Armed Forces Bill

The up and coming Armed Forces Bill deserves much scrutiny by those it affects. The Commons Defence Committee have published a report, and the link is below.

Some of this is of relevance to the campaign for a Federation.

The Armed Forces Bill was introduced in the House of Commons on 30 November 2005. The Bill consolidates the Service Discipline Acts into a single piece of legislation that will be subject to five-yearly renewal. This report draws attention to two issues of concern.

First, the Government's promised independent element in the complaints system is inadequate. The Bill does not include sufficient detail for an extensive analysis of the proposals, but the changes appear not to go far enough. Our predecessor Committee set out a model for an independent military complaints commission—we urge Government to bring forward new proposals which will satisfy the principal requirements of that model.

Second, the Government proposes to remove the requirement for Parliament to approve the annual renewal of the Service Discipline Acts. We reject that proposal, which would diminish Parliament's right to exercise control over the Armed Forces, which is central to our constitution, and call on the Government to amend the Bill.
So, the Government want to ignore the recommendation for an independent military complaints commission and wish to diminish Parliamentary control over the Armed Forces.

it is independent of the Armed Forces and MoD;
its recommendations would be binding;
it would have the power to look at past cases; and
it would have access rights to all documentation and persons
The Government propose a much watered down system, known as a "Service Complaints Panel". Crucially, the powers would be determined by the Secretary of State rather than enacted by primary legislation

The limited control of the Armed Forces by Parliament is exercised by the annual renewal of the Service Discipline Acts.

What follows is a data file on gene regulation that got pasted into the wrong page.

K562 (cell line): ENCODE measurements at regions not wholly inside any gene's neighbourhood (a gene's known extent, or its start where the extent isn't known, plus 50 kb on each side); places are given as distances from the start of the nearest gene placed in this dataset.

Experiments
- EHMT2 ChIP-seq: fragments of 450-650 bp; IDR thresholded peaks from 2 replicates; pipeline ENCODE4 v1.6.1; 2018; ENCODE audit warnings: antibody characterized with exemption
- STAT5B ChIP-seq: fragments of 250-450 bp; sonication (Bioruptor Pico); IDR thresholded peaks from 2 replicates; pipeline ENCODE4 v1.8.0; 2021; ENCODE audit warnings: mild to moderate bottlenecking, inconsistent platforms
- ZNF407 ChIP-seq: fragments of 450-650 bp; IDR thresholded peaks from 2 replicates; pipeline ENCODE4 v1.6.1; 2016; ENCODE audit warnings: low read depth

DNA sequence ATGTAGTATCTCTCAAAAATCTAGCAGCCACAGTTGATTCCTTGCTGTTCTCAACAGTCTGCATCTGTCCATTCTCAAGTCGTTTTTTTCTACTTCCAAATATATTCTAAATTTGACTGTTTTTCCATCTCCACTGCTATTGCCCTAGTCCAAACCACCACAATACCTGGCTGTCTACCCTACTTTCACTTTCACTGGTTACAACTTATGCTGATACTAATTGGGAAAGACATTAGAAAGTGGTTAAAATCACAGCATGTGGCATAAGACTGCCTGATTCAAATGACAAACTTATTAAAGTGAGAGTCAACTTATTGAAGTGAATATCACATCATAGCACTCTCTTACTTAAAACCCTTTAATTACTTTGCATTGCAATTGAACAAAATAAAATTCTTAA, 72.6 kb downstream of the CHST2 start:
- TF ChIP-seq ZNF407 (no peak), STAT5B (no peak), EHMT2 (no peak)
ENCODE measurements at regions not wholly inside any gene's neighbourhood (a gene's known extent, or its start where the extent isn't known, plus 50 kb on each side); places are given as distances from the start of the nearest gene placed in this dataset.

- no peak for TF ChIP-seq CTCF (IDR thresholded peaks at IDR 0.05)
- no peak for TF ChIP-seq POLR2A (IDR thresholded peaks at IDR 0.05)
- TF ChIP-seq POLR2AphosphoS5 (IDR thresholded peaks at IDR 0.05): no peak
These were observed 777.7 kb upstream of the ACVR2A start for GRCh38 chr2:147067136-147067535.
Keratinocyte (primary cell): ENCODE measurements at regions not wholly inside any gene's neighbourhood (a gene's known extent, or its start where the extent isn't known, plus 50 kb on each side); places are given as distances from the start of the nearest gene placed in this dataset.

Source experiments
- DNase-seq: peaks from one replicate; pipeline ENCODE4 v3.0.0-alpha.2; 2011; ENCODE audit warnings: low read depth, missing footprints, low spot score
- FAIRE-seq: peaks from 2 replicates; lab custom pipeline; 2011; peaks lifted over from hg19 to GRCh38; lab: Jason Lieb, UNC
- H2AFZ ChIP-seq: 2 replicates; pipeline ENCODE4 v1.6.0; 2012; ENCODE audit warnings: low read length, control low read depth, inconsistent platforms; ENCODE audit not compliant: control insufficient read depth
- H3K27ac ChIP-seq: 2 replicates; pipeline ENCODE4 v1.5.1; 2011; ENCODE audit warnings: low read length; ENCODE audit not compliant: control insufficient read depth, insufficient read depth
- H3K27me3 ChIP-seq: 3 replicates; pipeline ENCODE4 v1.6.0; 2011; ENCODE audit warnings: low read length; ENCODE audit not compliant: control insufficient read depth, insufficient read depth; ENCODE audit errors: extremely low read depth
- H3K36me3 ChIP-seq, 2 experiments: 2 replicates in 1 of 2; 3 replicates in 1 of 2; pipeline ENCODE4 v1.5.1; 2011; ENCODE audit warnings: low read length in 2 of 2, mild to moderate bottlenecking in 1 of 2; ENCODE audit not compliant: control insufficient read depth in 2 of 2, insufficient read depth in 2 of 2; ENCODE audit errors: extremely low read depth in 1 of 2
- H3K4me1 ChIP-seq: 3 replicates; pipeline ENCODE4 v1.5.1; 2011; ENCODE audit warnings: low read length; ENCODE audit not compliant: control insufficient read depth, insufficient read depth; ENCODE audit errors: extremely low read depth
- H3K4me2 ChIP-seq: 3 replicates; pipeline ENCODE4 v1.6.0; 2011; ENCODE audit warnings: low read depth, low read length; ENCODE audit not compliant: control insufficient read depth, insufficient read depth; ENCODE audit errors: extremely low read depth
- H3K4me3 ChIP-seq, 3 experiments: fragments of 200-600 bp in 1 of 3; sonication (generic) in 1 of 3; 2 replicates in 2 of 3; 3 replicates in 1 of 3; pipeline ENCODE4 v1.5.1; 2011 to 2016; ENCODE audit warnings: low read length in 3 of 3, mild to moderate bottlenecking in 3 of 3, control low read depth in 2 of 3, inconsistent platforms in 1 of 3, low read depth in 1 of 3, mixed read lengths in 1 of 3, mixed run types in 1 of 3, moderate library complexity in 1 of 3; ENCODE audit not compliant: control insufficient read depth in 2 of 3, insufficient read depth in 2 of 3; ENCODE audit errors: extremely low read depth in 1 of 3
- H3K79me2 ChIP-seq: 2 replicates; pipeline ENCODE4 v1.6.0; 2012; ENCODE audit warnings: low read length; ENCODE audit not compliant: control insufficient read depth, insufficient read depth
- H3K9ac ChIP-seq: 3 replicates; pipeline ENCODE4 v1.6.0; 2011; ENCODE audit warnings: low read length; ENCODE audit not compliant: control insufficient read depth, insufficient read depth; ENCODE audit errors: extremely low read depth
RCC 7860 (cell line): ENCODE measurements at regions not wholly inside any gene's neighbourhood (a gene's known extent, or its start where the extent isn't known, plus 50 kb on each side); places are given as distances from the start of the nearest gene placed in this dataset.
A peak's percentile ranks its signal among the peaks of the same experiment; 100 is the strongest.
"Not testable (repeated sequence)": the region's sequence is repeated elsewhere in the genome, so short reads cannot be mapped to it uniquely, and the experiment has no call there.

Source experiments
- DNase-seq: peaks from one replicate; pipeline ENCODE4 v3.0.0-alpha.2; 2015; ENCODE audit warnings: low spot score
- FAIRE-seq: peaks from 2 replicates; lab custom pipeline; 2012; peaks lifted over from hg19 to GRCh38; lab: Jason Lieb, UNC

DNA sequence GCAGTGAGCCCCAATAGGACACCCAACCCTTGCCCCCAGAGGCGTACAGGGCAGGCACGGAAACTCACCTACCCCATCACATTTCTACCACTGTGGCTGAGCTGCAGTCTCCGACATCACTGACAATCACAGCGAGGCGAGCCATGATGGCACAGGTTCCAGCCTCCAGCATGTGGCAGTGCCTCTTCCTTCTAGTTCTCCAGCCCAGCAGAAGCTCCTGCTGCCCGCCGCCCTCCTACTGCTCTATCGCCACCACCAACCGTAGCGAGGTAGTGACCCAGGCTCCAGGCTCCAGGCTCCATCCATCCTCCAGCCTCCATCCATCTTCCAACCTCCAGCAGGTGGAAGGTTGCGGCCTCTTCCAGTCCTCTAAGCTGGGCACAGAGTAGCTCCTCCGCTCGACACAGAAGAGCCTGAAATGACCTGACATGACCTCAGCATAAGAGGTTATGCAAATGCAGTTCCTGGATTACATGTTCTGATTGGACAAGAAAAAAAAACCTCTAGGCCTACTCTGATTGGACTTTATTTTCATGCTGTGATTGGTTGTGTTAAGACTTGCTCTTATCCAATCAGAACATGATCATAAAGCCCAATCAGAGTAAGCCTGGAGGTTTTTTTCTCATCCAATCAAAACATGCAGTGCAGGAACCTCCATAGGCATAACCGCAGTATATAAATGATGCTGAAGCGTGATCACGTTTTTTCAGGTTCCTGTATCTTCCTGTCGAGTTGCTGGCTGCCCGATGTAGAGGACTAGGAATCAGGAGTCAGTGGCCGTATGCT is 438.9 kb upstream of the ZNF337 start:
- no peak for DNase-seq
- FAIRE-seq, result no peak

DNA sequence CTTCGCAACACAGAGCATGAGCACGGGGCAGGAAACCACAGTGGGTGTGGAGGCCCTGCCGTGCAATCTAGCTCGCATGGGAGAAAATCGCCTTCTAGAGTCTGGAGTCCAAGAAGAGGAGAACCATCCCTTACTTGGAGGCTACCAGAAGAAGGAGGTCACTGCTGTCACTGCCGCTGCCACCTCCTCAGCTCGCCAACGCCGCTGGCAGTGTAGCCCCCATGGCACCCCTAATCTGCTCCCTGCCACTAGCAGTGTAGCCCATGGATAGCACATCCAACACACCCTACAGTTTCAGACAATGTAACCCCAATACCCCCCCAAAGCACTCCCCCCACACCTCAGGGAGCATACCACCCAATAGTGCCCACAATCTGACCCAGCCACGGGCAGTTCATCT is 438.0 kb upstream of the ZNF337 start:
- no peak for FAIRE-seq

14. The annual renewal of Service Discipline legislation, which the Bill proposes to remove, is part of the constitutional arrangements, which have their roots in the turbulent relationship between Parliament and the Crown in the 17th century.[17] Parliament's control of the Armed Forces is exercised through annual authorisation of Armed Forces' funding, numbers of serving personnel, and disciplinary legislation. The history of these arrangements for parliamentary control is well documented.[18]

15. In its report on the Tri-Service Bill, our predecessor Committee concluded that the mechanism of annual renewal should continue.[19] The constitutional basis for that conclusion is well understood. The rationale for removing the requirement for annual renewal is not clear. There is little benefit to the business managers in the House of Commons in removing a delegated legislation standing committee debate once a year, and the annual debates in the House of Lords have, we understand, provided a widely welcomed opportunity for a focussed debate on discipline and military law.[20]

16. We believe the House should be aware of this significant proposal to end annual renewal of Service Discipline legislation, which will diminish democratic accountability of the Armed Forces. We do not believe Parliament should agree to cede this aspect of its control over the nation's Armed Forces to the Executive, particularly at a time when military law and discipline are of considerable political concern.

17. We urge the Government to reverse its proposal to end annual renewal of Service discipline legislation by tabling the necessary amendments at Committee stage.
And people are surprised at the clamour for an independent Federation? 8O

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